Peter Pan's Flight

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Peter Pan's Flight
Peter Pan's Flight at Disneyland
Coordinates33°48′47″N 117°55′07″W / 33.8131°N 117.9187°W / 33.8131; -117.9187
Opening dateJuly 17, 1955
Magic Kingdom
(Castle Courtyard)
Coordinates28°25′12″N 81°34′54″W / 28.42°N 81.5816°W / 28.42; -81.5816
Opening dateOctober 3, 1971; 52 years ago (October 3, 1971)
Disney Genie+ Lightning Lane available
Tokyo Disneyland
Nameピーターパン空の旅(in Japanese)
Coordinates35°37′55″N 139°52′54″E / 35.6319°N 139.8818°E / 35.6319; 139.8818
Opening dateApril 15, 1983
Fastpass suspended until further notice
Disneyland Park (Paris)
Coordinates48.8737N 2.7739E
Opening dateApril 12, 1992
Shanghai Disneyland Park
Opening dateJune 16, 2016
Ride statistics
Attraction typeRail-suspended dark ride
ManufacturersCleveland Tram Rail Company (Disneyland) [1]Arrow Development (Walt Disney World), Zamperla & Bertala (Disneyland Paris)
DesignerWalt Disney Imagineering
ThemePeter Pan
Height17[2] ft (5.2 m)
Vehicle typeFlying galleon/Omnimover[2]
Riders per vehicle2-4
SponsorNTT Communications (Tokyo Disneyland)
Assistive listening available

Peter Pan's Flight is a rail-suspended dark ride at the Magic Kingdom, Disneyland, Disneyland Paris, Tokyo Disneyland, and Shanghai Disneyland theme parks. Located in the Fantasyland area of each park, its story, music, staging, and artwork are based on Walt Disney's Peter Pan, the 1953 animated film version of the classic Peter Pan story by J. M. Barrie. It is also one of the few remaining attractions that was operational on Disneyland's opening day in 1955, although the original version was entirely redesigned in 1983.[3] Five of the six Disney resort destinations feature it, each with a unique exterior, walk-through queue and ride experience.


The original intent of the attraction was for guests to fly through the ride as if they themselves were Peter Pan. Most guests did not quite grasp this concept, however, and were left wondering why Peter was not in the attraction. The Walt Disney World version of the ride, which opened two days after the park's grand opening on October 3, 1971,[4][5] added scenes with Peter and made use of Audio-Animatronic figures.

In 1983, Disneyland's Fantasyland underwent a major redesign. Some of its rides were relocated to make way for expanded versions of existing dark rides and the addition of a new one. The new Fantasyland resembled a rustic Alpine village rather than a medieval fair. Peter Pan's Flight continued to feature a colorful mural depicting the characters from the film, and Peter Pan was added to various scenes, including an Audio-Animatronic version of him. The original Pirate Ship Restaurant and Skull Rock were removed, and the riggings, lanterns, and other props from the restaurant were added to Peter Pan's Flight.[6]



Original version (1955-1982)[edit]

The earliest version of Peter Pan's Flight debuted at Disneyland on the park's opening day in July 1955. This iteration of the attraction was the shortest in length and contained the fewest animated figures and simplest audio. The queue line was largely external, and its exterior façade resembled a colorful medieval tournament tent adorned with stripes and decorative shields. As with contemporary opening-day Fantasyland dark rides Snow White and her Adventures and Mr. Toad's Wild Ride, guests boarded ride vehicles in front of a massive, elaborate mural adorned with characters and settings from the film on which the ride was based. Peter Pan himself did not appear in the original ride at all (aside from his depiction on the mural), nor did the Darling children, the Lost Boys, the mermaids, or the Native Americans (save for a captive Tiger Lily in the final scene).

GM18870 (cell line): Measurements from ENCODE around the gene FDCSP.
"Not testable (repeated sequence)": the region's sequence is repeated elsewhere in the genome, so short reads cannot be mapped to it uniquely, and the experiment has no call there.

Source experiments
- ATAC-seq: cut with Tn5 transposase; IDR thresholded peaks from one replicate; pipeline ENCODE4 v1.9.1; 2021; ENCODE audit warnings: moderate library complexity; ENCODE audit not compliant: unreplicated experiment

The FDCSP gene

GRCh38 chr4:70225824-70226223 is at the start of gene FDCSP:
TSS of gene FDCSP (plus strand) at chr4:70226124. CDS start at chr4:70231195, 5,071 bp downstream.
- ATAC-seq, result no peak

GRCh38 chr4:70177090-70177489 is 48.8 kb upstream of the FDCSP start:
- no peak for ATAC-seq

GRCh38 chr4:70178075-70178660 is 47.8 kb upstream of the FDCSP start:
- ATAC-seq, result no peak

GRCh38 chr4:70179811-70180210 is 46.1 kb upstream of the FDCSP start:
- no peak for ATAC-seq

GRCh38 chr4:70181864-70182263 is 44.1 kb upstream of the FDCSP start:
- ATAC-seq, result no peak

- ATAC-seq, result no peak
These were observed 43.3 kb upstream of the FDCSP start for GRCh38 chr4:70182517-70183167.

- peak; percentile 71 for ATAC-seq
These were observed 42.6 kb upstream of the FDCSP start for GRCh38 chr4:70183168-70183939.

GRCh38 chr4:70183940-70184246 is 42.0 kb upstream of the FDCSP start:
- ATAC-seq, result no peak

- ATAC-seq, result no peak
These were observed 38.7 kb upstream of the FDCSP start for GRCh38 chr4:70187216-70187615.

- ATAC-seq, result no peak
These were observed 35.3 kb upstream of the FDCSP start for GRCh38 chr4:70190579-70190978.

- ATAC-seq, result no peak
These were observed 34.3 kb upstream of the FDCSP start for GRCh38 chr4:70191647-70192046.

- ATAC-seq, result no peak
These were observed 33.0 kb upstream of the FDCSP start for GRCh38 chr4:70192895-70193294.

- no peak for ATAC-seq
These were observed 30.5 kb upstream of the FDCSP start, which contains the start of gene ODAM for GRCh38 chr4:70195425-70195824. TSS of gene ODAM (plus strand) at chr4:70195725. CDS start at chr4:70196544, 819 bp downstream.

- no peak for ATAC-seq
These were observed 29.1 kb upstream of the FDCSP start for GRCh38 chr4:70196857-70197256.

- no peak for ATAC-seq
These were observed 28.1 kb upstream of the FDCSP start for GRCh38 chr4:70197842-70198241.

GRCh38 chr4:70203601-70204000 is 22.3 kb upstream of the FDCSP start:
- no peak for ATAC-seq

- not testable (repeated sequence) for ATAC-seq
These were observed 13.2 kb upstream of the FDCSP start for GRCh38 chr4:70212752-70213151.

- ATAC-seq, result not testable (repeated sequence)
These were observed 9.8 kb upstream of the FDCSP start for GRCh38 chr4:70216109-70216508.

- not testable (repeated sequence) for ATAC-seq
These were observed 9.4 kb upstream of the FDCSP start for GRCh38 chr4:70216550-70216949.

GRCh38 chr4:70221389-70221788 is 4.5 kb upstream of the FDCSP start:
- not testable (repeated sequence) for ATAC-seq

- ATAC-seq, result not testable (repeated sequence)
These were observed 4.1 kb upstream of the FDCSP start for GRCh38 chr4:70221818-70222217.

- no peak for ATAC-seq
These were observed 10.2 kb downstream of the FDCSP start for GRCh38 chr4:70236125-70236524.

The 1955 Peter Pan attraction laid the foundation for the basic three-act structure that most subsequent versions of the ride have adhered to. Following the first brief scene inside the Darling children's nursery (only about three-fifths its current size), guests sailed over the moonlit London skyline (much the same as it is today), the fantastical realm of Neverland (seen entirely from an aerial perspective, with no close-up vignettes or characters), and finally into the cavernous Skull Rock, where a sword-wielding Captain Hook ordered the bumbling Mr. Smee to shoot down riders as they flew by. The final sight in the attraction was Tick Tock the crocodile, staring intently at guests, his mouth agape, just before they exited the scene through a set of doors disguised as a waterfall and returned to the loading area.

This simpler version of the attraction existed until 1982, when it was closed as part of the major redesign of the New Fantasyland, where nearly all of the area's architecture and attractions were updated with richer theming and new technology. A significantly enhanced version of Peter Pan's Flight debuted in May 1983, and is largely the same version that exists today.

Expanded version (since 1983)[edit]

Departing from the station, but before entering the actual ride building, guests fly over the rooftops of London. The new version of the ride includes Audio-Animatronic versions of the characters, like at the Magic Kingdom in Florida. As part of the new remodel, scenes from the Florida ride were added to Disneyland, including the pirate ship deck where Peter and Hook duel on the tip of the ship's bowsprit (at the Magic Kingdom Peter and Hook duel on the ship's mainsail). Few scenes are identical between the two versions, but they are very similar nonetheless.